21 Nov 2016

Interview with: AiDS Orphan

 Aids Orphan

Ahead of World AIDS Day on 1st December 2016, we spoke with Anna Clarke, Challenge Event Coordinator, at UK-based charity AiDS Orphan. The charity supports children affected by the AIDS crisis in Africa. We wanted to find out more about the charity’s aims and the role fundraising plays in their vital work.

Can you tell us about AiDS Orphan?

We were set up in 2009 when our founder, Ian Govendir, visited Nairobi (the country where we do the majority of our work) and realised that child AIDS victims weren’t receiving the attention they need and deserve. We aim to give a voice to children in the AIDS crisis, supporting and providing for children and infants who have been infected and affected by HIV/AIDS.

What’s been your most successful fundraising event to date and why?

The very first challenge event we ran – a Kilimanjaro climb – was our most successful so far – we raised an amazing £65,000 with a fantastic group from Kings College, London. It worked so well because we were catching the wave of challenge events kicking off, and the group got really involved in fundraising.

Have you noticed any new trends in fundraising in recent years?

Young people are getting more involved than in previous generations – Raising and Giving events at universities are becoming much bigger and becoming almost non-profit organisations themselves. It’s clear that student fundraising is on the rise, and it’s a really positive trend.

What are your current campaigns?

We focus on trust-fundraising and the majority of our unrestricted funds (donations that can be used for any of the charity’s work) come from challenge events – like marathons and cycle events. We’ve tripled funds raised in this area over the past three years and we’re working hard to continue to grow this.

What changes have you seen in recent years in the fundraising sector?

The charity sector at the moment is experiencing a very turbulent time – it’s more difficult than ever to engage people in the fundraising sector. The notion of more typically economically-developed countries helping poorer African countries is also one which is surrounded by ethical issues, which we now see being voiced more than ever before. In order to attract fundraisers, we focus on challenges and experiences, offering people the chance to gain something positive while they’re giving back.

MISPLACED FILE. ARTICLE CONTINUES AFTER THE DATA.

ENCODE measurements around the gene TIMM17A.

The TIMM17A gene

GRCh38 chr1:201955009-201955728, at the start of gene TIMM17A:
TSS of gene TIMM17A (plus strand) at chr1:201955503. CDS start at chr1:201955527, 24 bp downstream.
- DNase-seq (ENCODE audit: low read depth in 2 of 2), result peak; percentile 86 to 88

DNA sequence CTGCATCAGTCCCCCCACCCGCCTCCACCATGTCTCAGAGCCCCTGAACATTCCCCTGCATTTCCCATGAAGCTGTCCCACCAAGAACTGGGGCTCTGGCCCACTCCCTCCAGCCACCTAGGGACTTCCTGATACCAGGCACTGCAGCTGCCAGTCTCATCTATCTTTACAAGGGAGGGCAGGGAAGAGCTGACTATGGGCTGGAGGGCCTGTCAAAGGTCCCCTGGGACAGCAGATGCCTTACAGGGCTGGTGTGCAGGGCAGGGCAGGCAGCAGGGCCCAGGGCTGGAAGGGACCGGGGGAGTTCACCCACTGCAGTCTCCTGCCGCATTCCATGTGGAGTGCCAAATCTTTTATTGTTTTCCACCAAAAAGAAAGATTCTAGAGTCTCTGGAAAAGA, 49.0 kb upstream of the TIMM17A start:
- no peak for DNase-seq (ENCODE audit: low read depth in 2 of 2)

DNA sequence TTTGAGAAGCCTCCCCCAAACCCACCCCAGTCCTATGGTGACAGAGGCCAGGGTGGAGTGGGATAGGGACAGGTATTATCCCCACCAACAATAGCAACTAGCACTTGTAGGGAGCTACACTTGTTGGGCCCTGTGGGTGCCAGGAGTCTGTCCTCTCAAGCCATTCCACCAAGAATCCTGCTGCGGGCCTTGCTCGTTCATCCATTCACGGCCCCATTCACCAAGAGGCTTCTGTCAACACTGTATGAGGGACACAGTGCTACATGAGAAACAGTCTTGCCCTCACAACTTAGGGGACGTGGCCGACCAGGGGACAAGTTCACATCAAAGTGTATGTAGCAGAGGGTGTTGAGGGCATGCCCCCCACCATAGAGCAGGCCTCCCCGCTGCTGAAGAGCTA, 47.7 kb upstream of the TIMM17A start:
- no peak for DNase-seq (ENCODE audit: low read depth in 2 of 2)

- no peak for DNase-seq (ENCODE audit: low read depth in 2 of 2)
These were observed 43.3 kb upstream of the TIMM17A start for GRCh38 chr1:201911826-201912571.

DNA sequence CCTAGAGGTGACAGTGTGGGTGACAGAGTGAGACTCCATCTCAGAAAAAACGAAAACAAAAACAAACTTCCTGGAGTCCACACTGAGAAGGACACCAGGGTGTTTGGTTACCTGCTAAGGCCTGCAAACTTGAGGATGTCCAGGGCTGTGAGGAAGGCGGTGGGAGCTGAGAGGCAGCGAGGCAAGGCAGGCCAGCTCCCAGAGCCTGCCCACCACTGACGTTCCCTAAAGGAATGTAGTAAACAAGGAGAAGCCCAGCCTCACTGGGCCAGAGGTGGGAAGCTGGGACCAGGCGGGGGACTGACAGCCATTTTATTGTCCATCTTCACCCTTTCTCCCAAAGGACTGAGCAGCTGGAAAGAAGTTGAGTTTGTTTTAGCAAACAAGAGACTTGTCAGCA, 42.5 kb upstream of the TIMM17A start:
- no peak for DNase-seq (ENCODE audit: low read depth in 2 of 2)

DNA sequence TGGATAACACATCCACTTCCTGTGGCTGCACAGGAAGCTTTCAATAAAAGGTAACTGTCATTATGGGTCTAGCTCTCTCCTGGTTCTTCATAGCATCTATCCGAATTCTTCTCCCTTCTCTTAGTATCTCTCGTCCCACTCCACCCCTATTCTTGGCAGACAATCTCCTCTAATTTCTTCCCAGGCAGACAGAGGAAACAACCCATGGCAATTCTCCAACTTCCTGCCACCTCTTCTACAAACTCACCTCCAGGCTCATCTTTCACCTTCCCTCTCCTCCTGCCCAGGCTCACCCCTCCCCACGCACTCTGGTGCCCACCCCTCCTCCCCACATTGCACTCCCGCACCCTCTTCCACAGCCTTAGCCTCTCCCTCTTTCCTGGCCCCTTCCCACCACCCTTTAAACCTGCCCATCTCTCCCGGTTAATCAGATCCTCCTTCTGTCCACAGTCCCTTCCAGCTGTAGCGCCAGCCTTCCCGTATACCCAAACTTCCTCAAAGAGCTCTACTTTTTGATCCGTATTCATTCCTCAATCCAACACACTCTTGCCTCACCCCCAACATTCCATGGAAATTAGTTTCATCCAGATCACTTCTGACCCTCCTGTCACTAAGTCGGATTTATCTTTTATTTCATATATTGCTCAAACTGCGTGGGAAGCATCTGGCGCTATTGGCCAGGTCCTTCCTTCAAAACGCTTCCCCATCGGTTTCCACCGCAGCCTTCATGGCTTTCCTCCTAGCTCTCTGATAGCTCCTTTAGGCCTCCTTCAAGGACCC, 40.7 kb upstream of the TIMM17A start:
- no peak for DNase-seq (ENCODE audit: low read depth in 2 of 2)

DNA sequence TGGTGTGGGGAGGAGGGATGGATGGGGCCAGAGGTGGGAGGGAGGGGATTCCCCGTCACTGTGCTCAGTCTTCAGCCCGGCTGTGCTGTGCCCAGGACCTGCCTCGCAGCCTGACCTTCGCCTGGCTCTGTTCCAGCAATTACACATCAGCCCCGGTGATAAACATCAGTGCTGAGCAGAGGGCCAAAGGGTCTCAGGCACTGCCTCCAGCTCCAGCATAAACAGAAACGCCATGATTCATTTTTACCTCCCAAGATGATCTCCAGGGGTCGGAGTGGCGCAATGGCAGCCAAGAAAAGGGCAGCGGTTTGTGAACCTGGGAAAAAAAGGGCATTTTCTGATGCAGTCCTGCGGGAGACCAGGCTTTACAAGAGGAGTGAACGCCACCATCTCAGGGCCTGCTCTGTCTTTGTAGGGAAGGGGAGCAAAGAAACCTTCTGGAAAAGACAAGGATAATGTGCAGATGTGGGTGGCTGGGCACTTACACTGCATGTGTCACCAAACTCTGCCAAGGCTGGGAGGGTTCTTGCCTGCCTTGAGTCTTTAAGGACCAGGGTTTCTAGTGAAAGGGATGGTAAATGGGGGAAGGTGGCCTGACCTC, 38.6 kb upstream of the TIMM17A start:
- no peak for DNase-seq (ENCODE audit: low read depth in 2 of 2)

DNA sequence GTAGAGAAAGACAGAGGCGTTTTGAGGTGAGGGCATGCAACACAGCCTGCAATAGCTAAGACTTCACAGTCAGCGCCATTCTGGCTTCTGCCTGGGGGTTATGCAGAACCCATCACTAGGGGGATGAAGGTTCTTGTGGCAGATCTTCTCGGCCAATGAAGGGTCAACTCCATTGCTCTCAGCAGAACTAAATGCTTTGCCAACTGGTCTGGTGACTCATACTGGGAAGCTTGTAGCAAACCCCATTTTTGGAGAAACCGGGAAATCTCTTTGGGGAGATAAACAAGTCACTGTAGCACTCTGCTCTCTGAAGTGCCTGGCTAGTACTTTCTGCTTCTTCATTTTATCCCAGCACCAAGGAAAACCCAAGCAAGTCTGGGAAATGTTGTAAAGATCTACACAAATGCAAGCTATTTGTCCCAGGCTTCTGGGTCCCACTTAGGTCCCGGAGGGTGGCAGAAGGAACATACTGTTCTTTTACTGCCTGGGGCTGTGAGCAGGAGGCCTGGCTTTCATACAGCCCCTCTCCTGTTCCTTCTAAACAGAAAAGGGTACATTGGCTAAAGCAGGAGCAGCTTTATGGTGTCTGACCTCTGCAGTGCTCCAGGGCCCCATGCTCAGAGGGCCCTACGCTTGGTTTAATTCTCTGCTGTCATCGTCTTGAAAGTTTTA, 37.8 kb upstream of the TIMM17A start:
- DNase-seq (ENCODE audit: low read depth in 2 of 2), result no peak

What impact has BT MyDonate had on AiDS Orphan as a charity?

BT My Donate has been crucial in our growth over the past 2 1/2years. It has allowed us to fundraise for our challenge events offering a free platform that doesn't take commission - an important consideration for us as a small charity. It's provided a platform for over 100 fundraisers and an easy way for their friends and family to donate.

What role does public fundraising play in AiDS Orphan’s work?

Public fundraising is absolutely essential to our work at AiDS Orphan’s – it means that we have unrestricted funding which we can put towards any of the charity’s work, which can be quite varied. Being able to operate in this way allows us to continue as a charity, carrying on enabling access to life saving treatment, education, medical support and counselling for those affected by AIDS.

Do you have any fundraising tips you’d like to share?

When you’re fundraising, it’s all about being personable – go to people to let them know you’re raising money, rather than waiting them to come to you. It’s a much better way to spread awareness of the great thing you’re doing!




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